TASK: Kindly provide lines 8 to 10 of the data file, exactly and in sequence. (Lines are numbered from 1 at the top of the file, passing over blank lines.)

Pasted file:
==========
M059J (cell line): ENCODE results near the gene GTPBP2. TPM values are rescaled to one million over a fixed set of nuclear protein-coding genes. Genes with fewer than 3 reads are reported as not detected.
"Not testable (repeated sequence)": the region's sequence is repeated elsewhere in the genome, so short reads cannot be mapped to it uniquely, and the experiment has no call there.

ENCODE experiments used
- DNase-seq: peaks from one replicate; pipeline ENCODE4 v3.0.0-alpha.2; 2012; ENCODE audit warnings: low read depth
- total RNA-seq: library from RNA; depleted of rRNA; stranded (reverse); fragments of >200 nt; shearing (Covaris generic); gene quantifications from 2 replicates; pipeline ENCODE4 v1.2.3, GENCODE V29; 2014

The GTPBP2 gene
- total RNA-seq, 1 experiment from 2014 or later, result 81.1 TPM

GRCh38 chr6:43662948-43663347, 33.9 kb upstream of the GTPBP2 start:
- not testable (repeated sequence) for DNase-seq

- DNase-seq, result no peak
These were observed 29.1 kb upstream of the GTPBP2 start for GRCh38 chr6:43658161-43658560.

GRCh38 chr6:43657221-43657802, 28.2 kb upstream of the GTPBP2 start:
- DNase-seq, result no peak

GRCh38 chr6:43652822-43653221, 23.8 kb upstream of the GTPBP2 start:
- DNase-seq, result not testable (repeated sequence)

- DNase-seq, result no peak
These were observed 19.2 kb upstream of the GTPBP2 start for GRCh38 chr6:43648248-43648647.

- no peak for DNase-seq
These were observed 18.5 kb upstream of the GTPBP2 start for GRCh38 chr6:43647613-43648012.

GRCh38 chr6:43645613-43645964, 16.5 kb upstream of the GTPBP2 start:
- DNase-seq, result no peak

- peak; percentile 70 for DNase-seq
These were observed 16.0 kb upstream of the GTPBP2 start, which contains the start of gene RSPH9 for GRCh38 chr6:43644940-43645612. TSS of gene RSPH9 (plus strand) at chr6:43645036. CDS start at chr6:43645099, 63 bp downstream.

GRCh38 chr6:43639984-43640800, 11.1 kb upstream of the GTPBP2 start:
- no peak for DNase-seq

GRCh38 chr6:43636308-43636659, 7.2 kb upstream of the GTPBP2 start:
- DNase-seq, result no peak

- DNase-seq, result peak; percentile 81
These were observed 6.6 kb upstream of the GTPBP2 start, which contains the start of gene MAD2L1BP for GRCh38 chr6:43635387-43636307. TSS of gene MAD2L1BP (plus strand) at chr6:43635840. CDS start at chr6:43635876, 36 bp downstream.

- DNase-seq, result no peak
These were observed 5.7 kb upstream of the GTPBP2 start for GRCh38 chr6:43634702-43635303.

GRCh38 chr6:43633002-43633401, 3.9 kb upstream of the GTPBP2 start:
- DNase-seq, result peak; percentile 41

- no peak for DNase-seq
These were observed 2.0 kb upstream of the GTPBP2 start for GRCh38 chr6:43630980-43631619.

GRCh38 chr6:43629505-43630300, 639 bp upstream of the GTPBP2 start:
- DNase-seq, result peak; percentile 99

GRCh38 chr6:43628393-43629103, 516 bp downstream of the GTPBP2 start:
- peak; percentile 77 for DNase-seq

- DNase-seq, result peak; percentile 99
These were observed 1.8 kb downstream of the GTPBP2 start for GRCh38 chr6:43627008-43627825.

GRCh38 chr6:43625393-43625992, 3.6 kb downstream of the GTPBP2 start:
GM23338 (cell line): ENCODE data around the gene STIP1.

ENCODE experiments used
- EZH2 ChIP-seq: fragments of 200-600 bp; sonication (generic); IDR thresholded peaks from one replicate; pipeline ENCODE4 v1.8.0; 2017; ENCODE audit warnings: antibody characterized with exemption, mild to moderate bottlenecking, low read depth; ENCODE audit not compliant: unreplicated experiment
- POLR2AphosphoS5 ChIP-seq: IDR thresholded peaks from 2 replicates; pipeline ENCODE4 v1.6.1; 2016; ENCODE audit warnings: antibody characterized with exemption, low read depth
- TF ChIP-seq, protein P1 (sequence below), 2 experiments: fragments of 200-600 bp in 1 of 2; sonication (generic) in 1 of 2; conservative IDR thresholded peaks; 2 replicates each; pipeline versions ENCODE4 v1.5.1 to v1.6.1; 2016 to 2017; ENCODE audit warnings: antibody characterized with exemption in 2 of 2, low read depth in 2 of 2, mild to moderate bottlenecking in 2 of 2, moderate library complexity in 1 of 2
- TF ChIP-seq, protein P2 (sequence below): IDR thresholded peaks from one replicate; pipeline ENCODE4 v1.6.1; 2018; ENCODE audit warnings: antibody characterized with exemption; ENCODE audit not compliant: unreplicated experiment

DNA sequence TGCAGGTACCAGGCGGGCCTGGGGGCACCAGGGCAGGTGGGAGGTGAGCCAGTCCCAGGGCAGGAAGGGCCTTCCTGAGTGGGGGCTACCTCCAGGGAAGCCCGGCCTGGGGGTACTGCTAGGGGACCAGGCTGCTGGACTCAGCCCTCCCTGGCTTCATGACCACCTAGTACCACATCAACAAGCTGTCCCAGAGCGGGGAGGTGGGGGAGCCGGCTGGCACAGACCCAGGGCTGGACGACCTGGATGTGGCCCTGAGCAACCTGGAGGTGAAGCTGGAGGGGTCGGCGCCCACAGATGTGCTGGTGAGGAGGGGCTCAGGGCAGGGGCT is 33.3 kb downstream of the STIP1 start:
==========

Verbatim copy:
GRCh38 chr6:43662948-43663347, 33.9 kb upstream of the GTPBP2 start:
- not testable (repeated sequence) for DNase-seq

- DNase-seq, result no peak